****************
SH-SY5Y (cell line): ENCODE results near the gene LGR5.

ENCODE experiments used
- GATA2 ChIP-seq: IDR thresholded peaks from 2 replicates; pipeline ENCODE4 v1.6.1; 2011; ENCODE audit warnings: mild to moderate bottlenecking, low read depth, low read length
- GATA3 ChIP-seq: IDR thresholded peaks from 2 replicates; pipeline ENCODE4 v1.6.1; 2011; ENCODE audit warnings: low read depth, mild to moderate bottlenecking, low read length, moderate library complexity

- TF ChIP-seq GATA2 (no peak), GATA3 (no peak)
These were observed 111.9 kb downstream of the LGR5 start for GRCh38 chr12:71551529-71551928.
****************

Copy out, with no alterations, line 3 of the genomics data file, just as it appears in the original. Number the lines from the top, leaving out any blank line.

- GATA2 ChIP-seq: IDR thresholded peaks from 2 replicates; pipeline ENCODE4 v1.6.1; 2011; ENCODE audit warnings: mild to moderate bottlenecking, low read depth, low read length